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The Impacts WINTER Most climate models predict shorter, warmer winters for Yellowknife and much of the North. Fewer cold days will affect the formation and persistence of ice, which will make travel on the land more perilous. As we have seen in recent years, the erosion of winter affects hunters, skiers, and ice road truckers alike.

SUMMER Though we will continue to see dry and wet summers, these cycles will be more intense. We can also expect more summers like 2018 when Yellowknife broke rainfall records and flooded basements made headlines.

HEALTH Less or different kinds of wild meat and harvested plants will impact the health of local residents dependent on country food. With unchecked climate change, we can also expect to see a rise in vectorborne illness, like Lyme Disease and West Nile Virus.


A longer open water season will result in greater evaporation and more dramatic swings in water levels, though on the whole, local water levels are expected to continue to decline. Fishers will see an increase in warm water species like northern pike and less whitefish and lake trout. Even with declining water levels, the big lake will remain an important source of freshwater.

FORESTS Warmer temperatures, increased precipitation, permafrost loss, and more extreme fire events are and will continue to transform local forests. A study from the University of Alaska predicts that in a high emissions scenario Yellowknife forests in 2100 will look like those in Peace River today, though it’s unclear if our soils can support this change. More extreme wildfire seasons, like the Summer of Smoke (2014), will affect the physical and mental health of Yellowknifers.


Nearby caribou populations

have experienced drastic declines in recent decades. Extirpation is almost assured in both medium and high emissions scenarios, a devastating outcome for Dene, for whom caribou is much more than a food source. Moose populations are expected to suffer a similar fate, though over a longer period. As ranges shift with a warming climate, biologists predict an increase in “invasive species” like deer, which bring other challenges, such as chronic wasting disease.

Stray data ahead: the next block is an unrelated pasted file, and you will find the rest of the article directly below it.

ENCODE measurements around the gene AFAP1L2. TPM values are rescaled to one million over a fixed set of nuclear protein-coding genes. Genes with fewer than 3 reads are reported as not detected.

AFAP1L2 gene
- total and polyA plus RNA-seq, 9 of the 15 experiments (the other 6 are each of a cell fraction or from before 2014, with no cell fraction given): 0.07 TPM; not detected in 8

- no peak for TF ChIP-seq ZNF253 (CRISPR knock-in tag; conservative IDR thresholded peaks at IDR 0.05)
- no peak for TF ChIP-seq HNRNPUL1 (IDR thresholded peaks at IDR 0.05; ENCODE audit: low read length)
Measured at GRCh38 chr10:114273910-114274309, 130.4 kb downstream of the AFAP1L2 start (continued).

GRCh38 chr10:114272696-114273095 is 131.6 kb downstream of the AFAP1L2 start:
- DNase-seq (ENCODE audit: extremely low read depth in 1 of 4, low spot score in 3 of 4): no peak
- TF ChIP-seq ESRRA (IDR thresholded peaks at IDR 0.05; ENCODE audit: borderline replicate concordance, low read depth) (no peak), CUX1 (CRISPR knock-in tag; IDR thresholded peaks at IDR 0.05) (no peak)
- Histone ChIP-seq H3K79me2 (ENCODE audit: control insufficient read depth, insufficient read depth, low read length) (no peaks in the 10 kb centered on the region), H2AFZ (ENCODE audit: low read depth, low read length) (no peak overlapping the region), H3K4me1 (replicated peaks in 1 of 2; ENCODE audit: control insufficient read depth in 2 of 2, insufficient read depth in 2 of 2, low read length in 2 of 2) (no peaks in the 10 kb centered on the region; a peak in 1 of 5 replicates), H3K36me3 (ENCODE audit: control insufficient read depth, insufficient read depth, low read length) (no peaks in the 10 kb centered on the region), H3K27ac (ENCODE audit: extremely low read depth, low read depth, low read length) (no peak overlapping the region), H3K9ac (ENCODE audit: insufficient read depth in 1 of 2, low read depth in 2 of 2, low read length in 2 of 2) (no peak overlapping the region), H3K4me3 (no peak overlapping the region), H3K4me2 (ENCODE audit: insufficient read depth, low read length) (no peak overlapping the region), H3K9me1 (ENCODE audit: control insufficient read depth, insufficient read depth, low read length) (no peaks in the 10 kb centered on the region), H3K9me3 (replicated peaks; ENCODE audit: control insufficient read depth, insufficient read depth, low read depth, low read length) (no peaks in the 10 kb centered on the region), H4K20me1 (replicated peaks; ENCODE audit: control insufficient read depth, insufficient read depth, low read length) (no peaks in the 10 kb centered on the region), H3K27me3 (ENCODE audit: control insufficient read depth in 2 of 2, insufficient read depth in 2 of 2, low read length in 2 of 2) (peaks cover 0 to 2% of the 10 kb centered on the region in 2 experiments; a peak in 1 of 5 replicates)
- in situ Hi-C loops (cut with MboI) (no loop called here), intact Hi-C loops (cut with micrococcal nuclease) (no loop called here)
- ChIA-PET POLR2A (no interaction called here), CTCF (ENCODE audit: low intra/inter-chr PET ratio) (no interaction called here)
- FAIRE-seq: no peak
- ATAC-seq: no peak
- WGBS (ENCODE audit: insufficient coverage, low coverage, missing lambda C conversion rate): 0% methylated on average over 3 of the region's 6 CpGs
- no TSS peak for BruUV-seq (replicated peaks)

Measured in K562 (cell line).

Climate change could result

in increased agricultural productivity in the NWT, though this is more likely in places like Hay River and Fort Simpson than in Yellowknife, where our rocky topography and nutrient poor soils limit large-scale agriculture.

Sources: Climate Atlas of Canada (Prairie Climate Centre); Chloe Dragon-Smith; Environment and Natural Resources, GNWT; Environment Canada; Sam Gamble; Courtney Howard; Intergovernmental Panel on Climate Change; Nature Geoscience; Kevin O’Reilly; Andrew Robinson; Fred Sangris; Craig Scott; Jim Sparling; Daniel T’seleie; United Nations Environment Programme; University of Alaska Fairbanks; Chris Vaughn; William Gagnon, Ecology North.


Already we are seeing

the impacts of degrading permafrost around town as roads and runways rise and fall, water and sewer mains burst, and buildings sink, resulting in more frequent and costly maintenance. Increased snow loads because of warmer, wetter snow, pose particular challenges for the roofs and foundations of buildings constructed for a dry climate, while forest fires will affect critical infrastructure like transmission lines. Rising temperatures will further complicate safe arsenic storage at Giant Mine.

Becoming Climate Leaders Clearly, we need to aggressively decarbonize. An expansion of local hydro, electrified transportation, and the use of wood pellets/ chips for heat are all important and feasible goals, as is a rapid increase in public and active transportation. The city has already taken steps in the right direction. There is a growing network of trails in Yellowknife that supports self-propelled commuters. The multiplex, fieldhouse, public works garage, city warehouse, and firehall are all being heated by wood pellets – an environmentally and fiscally responsible move. Scandinavian countries have taken this a step further by capturing the carbon released by biomass heating systems and returning it to the ground. The result is negative carbon emissions. A new study by Ecology North shows that retrofitting homes for better fuel efficiency has tremendous potential to reduce carbon emissions while also growing the northern economy. Improvements in insulation and weatherproofing, and the installation of solar panels and energy efficient doors, windows, heaters, and appliances have the added benefit of reducing energy costs for homeowners. Ecology North estimates a retrofit program would generate 87 jobs and $11.8 million in GDP gains in each year the program operates.

May/June 2019


Profile for EdgeYK

EdgeYK May/June 2019